An Internet adult entertainment operation that billed some consumers by rerouting their connection to the Net through the foreign country of Madagascar, causing the unwitting consumers to incur hundreds of dollars in international long-distance fees, has agreed to settle Federal Trade Commission charges that the billing scheme was unfair and deceptive and violated federal law. The settlement will bar the defendants from billing consumers without express, verifiable authorization in the future, and requires that they pay more than $26,000 in consumer redress.
On October 27, 2000 the FTC filed suit in U. S. District Court naming Charlo Barbosa, B.C. Ltd., and Virtualynx. The FTC charged that the defendants operated adult Web sites which offered memberships for costs ranging from $34.95 to $49.95 and allowed consumers to pay using credit or debit cards, or through 900 number charges that would appear on consumers' phone bills. These costs were clearly disclosed. But the FTC alleged that the defendants offered another payment option involving dialer software. Using banners that said, "No credit card? No check? No problem!" they encouraged computer users to download "Sex Software" for immediate access to the adult material. When users downloaded the software, a lengthy licensing agreement appeared on the screen adjacent to a box that allowed them to click on "I agree." Consumers' modems were then disconnected from their regular Internet Service Provider and reconnected to the defendants' server via an international phone line. The FTC charged that in many cases, the computer user was not the telephone line subscriber and many consumers first learned of the defendants' dialer software when they opened their phone bills and found charges of up to $7.39 a minute for calls supposedly made to Madagascar. The FTC alleged that billing and attempting to collect from line subscribers who may not have accessed or authorized access to the defendants' Web sites and claiming that line subscribers were obligated to pay because their lines may have been used to gain such access was unfair and deceptive and violated the FTC Act.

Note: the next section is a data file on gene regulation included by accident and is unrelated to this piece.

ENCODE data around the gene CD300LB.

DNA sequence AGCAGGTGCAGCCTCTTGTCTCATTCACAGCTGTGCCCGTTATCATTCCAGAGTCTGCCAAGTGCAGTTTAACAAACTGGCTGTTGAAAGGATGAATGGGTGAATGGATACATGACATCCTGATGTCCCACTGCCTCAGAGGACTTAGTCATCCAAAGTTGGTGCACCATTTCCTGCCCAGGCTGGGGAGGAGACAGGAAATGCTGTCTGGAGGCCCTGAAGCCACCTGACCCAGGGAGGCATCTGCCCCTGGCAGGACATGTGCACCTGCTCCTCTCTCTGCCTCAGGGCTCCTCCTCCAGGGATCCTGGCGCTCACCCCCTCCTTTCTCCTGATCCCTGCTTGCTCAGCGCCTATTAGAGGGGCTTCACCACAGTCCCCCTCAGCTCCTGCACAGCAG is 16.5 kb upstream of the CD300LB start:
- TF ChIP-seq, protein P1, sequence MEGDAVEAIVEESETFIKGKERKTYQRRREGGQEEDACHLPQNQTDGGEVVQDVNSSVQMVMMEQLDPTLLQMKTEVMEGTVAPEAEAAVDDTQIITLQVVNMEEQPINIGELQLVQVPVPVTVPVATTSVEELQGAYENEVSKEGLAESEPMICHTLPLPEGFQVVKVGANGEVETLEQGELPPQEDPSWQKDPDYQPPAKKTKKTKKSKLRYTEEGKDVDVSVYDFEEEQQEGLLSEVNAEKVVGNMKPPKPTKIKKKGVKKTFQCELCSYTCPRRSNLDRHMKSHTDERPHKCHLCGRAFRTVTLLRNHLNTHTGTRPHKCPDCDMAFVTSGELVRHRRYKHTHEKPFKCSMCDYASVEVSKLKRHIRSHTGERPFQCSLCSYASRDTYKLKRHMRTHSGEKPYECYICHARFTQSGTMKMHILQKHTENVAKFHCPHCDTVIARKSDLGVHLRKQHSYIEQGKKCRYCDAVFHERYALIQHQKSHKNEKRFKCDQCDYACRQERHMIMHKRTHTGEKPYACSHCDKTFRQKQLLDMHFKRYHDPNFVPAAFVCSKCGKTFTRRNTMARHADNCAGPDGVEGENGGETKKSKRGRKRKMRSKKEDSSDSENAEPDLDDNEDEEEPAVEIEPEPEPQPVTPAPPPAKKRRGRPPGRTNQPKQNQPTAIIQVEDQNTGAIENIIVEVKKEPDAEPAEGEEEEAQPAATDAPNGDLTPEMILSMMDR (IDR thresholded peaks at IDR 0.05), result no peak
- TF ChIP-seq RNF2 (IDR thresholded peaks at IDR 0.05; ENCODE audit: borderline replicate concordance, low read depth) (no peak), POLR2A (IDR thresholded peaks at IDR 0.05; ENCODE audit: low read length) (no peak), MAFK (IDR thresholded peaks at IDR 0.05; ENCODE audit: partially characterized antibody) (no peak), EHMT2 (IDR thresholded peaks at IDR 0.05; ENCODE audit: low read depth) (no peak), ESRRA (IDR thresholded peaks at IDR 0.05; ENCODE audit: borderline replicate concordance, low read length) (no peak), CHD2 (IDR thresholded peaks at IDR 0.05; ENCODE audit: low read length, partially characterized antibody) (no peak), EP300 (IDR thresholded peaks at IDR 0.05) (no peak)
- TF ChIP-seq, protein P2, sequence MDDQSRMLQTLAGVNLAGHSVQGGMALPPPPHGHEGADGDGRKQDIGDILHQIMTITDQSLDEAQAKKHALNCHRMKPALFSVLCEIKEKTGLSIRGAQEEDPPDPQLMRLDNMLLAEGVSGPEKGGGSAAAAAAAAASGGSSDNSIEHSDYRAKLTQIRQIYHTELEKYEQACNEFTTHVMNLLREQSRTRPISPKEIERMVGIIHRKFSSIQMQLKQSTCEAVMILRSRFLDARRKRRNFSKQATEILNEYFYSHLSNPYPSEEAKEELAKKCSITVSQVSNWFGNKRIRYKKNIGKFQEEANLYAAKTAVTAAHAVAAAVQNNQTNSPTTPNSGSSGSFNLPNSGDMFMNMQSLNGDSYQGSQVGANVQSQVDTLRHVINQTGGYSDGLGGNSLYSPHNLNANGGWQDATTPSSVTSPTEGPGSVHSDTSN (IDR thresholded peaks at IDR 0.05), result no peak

The Stipulated Final Judgment and Order announced today resolves the court action. The settlement bars the defendants from using any dialer program that does not require the telephone line subscriber's express, verifiable authorization for the product or service purchase. It also requires that the defendants pay $26,686.07 in consumer redress - the full amount they say they realized from the dialer scheme. Finally, the settlements contain certain record keeping provisions to allow the FTC to monitor compliance.
Complaint allegations against another defendant, Ty Anderson, were dismissed earlier.
The Commission vote to file the proposed settlement was 5-0. It was filed in U.S. District Court for the Western District of Washington at Seattle, and entered by the Court August 21, 2001.
NOTE: Stipulated Final Judgments and Orders are for settlement purposes only and do not constitute an admission by the defendant of a law violation. Consent judgments have the force of law when signed by the judge.
Copies of the Stipulated Final Judgment and Order are available from the FTC's web site at http://www.ftc.gov and also from the FTC's Consumer Response Center, Room 130, 600 Pennsylvania Avenue, N.W., Washington, D.C. 20580. The FTC works for the consumer to prevent fraudulent, deceptive, unfair and anticompetitive business practices in the marketplace and to provide information to help consumers spot, stop and avoid them. To file a complaint, or to get free information on any of 150 consumer topics, call toll-free, 1-877-FTC-HELP (1-877-382-4357), or use the complaint form at www.ftc.gov. The FTC enters Internet, telemarketing, identity theft and other fraud-related complaints into Consumer Sentinel, a secure, online database available to hundreds of civil and criminal law enforcement agencies in the U.S. and abroad.
(FTC File No. X010012)
(Civil Action No. C00-1843P)